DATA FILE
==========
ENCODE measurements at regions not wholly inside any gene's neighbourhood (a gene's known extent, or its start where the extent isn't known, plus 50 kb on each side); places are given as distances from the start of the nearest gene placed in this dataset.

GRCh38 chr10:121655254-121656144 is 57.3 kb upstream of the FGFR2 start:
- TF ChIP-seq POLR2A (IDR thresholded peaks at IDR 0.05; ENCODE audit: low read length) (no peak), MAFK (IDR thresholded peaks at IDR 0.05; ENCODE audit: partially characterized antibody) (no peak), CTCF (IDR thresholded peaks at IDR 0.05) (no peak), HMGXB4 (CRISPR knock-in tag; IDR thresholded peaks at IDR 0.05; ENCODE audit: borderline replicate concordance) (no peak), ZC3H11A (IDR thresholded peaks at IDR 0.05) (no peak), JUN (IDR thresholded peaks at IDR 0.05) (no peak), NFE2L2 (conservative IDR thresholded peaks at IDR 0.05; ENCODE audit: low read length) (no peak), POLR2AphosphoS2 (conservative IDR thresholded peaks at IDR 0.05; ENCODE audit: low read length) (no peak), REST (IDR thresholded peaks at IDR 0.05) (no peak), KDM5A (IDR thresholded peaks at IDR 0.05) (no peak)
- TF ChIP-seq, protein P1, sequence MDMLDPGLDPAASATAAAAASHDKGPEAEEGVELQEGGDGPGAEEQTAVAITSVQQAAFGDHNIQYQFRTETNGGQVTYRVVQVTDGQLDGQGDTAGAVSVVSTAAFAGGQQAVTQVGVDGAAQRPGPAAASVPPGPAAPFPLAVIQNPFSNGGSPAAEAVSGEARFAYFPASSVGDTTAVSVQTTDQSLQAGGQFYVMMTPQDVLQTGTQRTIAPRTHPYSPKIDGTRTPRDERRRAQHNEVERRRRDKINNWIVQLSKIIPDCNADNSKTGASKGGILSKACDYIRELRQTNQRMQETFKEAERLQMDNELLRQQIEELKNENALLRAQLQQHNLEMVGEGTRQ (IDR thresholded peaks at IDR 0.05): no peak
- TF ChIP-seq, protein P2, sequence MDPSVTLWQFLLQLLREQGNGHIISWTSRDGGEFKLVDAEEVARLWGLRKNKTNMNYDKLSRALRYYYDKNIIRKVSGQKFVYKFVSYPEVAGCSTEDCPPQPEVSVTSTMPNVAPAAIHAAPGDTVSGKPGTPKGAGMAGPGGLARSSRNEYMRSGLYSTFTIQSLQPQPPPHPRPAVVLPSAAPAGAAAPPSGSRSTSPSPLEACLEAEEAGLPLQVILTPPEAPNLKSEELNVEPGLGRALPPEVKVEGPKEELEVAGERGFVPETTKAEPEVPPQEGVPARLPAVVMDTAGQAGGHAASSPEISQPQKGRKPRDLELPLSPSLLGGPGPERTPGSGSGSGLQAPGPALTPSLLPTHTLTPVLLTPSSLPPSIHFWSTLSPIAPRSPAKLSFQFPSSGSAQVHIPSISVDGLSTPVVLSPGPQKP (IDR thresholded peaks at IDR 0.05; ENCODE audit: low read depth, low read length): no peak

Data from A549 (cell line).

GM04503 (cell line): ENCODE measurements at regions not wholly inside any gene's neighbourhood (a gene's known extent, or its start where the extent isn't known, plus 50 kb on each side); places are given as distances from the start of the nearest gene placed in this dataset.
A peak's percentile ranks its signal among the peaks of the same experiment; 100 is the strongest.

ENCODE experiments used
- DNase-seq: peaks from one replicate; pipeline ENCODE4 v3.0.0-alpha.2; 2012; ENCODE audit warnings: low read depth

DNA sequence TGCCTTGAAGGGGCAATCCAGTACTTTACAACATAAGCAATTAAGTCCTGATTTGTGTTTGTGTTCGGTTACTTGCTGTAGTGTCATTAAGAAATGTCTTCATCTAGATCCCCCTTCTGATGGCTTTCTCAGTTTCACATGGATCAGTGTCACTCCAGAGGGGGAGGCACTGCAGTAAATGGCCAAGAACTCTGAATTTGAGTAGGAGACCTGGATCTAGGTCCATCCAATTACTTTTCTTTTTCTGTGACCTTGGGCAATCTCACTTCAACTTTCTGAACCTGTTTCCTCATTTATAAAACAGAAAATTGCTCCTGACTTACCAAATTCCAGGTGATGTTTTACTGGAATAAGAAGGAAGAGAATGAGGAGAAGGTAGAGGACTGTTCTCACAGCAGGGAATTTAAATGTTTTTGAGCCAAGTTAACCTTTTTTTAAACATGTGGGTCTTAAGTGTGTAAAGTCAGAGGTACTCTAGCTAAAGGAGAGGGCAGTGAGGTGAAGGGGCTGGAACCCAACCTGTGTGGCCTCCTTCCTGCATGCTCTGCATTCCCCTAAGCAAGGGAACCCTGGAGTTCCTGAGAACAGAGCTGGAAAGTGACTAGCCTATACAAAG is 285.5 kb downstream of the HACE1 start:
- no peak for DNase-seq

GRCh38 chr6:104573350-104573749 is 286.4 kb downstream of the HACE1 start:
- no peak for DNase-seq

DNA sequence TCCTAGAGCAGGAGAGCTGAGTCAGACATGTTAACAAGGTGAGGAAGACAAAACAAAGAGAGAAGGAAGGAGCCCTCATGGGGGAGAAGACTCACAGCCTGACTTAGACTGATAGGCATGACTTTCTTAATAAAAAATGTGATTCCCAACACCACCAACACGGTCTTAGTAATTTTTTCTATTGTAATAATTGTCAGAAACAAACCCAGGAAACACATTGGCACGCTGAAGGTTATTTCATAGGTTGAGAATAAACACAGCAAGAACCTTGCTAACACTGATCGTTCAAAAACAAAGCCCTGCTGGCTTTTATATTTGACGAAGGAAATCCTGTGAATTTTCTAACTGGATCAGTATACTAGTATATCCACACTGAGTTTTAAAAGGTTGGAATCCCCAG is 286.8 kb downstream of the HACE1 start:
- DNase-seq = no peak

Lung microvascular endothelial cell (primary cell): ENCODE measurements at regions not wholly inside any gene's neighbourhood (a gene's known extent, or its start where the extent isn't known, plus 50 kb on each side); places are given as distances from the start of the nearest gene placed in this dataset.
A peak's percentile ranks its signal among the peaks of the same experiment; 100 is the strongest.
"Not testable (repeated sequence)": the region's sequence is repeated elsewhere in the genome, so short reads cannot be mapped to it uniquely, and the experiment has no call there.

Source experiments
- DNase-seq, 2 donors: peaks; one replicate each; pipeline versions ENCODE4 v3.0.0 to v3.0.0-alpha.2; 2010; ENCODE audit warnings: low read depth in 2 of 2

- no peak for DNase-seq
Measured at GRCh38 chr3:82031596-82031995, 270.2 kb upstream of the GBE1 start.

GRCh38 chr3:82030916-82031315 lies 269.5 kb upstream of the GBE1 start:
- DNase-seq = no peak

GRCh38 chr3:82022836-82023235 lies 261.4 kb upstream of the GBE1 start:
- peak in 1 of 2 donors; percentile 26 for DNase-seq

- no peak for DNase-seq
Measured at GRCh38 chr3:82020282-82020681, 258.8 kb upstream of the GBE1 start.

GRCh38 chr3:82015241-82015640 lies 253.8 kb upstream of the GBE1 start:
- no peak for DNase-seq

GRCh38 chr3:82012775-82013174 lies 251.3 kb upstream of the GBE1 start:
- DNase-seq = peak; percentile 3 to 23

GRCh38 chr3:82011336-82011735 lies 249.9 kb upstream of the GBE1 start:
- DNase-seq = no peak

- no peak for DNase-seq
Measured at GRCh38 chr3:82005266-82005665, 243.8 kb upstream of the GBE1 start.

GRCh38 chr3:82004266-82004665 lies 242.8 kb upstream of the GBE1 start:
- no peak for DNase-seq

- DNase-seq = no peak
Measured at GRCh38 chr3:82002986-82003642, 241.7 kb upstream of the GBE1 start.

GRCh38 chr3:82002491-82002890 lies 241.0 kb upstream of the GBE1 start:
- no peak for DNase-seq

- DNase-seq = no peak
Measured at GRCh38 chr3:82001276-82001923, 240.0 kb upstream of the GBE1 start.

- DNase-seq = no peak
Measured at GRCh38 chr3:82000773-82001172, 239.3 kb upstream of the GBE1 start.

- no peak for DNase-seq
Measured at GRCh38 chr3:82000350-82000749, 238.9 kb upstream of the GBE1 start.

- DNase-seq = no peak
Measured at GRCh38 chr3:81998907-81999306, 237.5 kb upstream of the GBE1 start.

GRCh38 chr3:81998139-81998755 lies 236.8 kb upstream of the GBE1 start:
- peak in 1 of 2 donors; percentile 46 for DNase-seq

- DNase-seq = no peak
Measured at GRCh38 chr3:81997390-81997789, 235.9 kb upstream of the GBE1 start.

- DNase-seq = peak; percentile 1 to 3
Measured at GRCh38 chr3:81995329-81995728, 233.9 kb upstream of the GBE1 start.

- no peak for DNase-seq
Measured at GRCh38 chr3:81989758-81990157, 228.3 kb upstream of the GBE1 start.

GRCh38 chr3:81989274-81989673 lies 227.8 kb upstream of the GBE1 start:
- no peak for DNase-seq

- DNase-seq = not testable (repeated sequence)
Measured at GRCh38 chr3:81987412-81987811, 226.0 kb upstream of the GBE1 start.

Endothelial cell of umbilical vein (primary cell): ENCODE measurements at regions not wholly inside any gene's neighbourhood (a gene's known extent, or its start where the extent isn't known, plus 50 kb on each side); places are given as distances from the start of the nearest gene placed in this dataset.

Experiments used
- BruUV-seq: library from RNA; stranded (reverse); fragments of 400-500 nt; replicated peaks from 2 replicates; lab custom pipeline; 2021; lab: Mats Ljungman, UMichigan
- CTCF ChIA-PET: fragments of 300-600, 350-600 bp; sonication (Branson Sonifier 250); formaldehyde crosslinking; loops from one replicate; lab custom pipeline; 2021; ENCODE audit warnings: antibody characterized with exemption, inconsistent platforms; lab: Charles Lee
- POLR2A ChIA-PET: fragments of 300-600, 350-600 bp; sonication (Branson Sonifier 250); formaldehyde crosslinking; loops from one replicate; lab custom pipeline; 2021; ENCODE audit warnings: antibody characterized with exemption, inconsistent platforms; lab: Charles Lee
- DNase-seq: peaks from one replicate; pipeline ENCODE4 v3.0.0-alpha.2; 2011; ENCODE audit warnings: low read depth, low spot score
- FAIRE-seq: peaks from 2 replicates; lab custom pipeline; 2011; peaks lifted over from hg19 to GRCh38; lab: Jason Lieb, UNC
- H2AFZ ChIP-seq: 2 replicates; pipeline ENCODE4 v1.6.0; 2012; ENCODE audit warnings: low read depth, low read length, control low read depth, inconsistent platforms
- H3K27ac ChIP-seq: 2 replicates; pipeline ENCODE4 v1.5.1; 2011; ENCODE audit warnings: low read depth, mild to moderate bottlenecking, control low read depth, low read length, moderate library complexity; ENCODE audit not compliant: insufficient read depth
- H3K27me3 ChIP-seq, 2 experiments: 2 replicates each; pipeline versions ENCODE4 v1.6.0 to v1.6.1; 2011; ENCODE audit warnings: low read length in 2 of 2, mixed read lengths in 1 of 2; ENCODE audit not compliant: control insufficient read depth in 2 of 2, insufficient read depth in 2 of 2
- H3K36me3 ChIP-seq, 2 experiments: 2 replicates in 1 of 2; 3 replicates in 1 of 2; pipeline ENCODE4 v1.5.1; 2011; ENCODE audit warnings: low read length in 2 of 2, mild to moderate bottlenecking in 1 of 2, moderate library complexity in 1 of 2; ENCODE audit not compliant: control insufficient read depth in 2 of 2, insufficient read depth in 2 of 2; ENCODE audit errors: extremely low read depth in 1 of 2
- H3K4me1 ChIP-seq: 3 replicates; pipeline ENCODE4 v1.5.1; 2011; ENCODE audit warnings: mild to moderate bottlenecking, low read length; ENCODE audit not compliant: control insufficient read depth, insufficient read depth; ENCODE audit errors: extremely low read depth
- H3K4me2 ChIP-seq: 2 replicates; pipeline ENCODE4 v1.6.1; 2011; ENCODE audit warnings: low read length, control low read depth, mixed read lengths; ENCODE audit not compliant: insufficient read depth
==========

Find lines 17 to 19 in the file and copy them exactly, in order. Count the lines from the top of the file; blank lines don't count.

Lung microvascular endothelial cell (primary cell): ENCODE measurements at regions not wholly inside any gene's neighbourhood (a gene's known extent, or its start where the extent isn't known, plus 50 kb on each side); places are given as distances from the start of the nearest gene placed in this dataset.
A peak's percentile ranks its signal among the peaks of the same experiment; 100 is the strongest.
"Not testable (repeated sequence)": the region's sequence is repeated elsewhere in the genome, so short reads cannot be mapped to it uniquely, and the experiment has no call there.